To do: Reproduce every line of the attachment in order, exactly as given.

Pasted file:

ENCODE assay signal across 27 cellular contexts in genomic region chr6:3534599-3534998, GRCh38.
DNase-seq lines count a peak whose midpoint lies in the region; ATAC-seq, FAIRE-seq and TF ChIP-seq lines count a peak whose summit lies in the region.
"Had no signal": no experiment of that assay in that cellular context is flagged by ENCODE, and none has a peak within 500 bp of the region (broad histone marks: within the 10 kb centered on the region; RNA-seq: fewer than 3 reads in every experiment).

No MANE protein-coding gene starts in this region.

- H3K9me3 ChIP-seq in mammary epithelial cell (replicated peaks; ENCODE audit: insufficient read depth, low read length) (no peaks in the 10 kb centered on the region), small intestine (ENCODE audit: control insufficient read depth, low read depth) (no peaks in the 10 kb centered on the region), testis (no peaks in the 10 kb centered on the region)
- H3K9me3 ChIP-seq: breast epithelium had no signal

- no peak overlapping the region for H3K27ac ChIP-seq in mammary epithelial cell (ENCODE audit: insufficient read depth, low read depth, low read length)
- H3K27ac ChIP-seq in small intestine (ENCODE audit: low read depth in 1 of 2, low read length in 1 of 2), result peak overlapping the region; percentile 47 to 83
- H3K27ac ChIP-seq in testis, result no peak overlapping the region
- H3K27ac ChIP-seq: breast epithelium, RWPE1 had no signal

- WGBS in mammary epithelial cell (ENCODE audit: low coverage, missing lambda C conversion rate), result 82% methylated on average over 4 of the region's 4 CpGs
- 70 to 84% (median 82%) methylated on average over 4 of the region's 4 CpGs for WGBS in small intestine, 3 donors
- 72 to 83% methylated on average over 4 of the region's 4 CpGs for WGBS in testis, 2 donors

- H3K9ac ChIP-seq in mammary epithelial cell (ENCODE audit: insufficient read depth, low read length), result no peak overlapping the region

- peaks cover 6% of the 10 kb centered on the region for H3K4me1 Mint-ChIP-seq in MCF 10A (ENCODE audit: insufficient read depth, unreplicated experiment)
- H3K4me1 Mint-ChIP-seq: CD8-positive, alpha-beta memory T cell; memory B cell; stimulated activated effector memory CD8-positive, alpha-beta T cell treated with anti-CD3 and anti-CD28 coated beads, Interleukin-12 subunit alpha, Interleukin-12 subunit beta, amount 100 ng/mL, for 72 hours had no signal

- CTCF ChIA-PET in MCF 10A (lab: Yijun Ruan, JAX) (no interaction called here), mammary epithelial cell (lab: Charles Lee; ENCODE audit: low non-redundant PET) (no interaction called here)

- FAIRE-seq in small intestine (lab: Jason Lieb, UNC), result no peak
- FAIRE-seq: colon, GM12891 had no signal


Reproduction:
ENCODE assay signal across 27 cellular contexts in genomic region chr6:3534599-3534998, GRCh38.
DNase-seq lines count a peak whose midpoint lies in the region; ATAC-seq, FAIRE-seq and TF ChIP-seq lines count a peak whose summit lies in the region.
"Had no signal": no experiment of that assay in that cellular context is flagged by ENCODE, and none has a peak within 500 bp of the region (broad histone marks: within the 10 kb centered on the region; RNA-seq: fewer than 3 reads in every experiment).

No MANE protein-coding gene starts in this region.

- H3K9me3 ChIP-seq in mammary epithelial cell (replicated peaks; ENCODE audit: insufficient read depth, low read length) (no peaks in the 10 kb centered on the region), small intestine (ENCODE audit: control insufficient read depth, low read depth) (no peaks in the 10 kb centered on the region), testis (no peaks in the 10 kb centered on the region)
- H3K9me3 ChIP-seq: breast epithelium had no signal

- no peak overlapping the region for H3K27ac ChIP-seq in mammary epithelial cell (ENCODE audit: insufficient read depth, low read depth, low read length)
- H3K27ac ChIP-seq in small intestine (ENCODE audit: low read depth in 1 of 2, low read length in 1 of 2), result peak overlapping the region; percentile 47 to 83
- H3K27ac ChIP-seq in testis, result no peak overlapping the region
- H3K27ac ChIP-seq: breast epithelium, RWPE1 had no signal

- WGBS in mammary epithelial cell (ENCODE audit: low coverage, missing lambda C conversion rate), result 82% methylated on average over 4 of the region's 4 CpGs
- 70 to 84% (median 82%) methylated on average over 4 of the region's 4 CpGs for WGBS in small intestine, 3 donors
- 72 to 83% methylated on average over 4 of the region's 4 CpGs for WGBS in testis, 2 donors

- H3K9ac ChIP-seq in mammary epithelial cell (ENCODE audit: insufficient read depth, low read length), result no peak overlapping the region

- peaks cover 6% of the 10 kb centered on the region for H3K4me1 Mint-ChIP-seq in MCF 10A (ENCODE audit: insufficient read depth, unreplicated experiment)
- H3K4me1 Mint-ChIP-seq: CD8-positive, alpha-beta memory T cell; memory B cell; stimulated activated effector memory CD8-positive, alpha-beta T cell treated with anti-CD3 and anti-CD28 coated beads, Interleukin-12 subunit alpha, Interleukin-12 subunit beta, amount 100 ng/mL, for 72 hours had no signal

- CTCF ChIA-PET in MCF 10A (lab: Yijun Ruan, JAX) (no interaction called here), mammary epithelial cell (lab: Charles Lee; ENCODE audit: low non-redundant PET) (no interaction called here)

- FAIRE-seq in small intestine (lab: Jason Lieb, UNC), result no peak
- FAIRE-seq: colon, GM12891 had no signal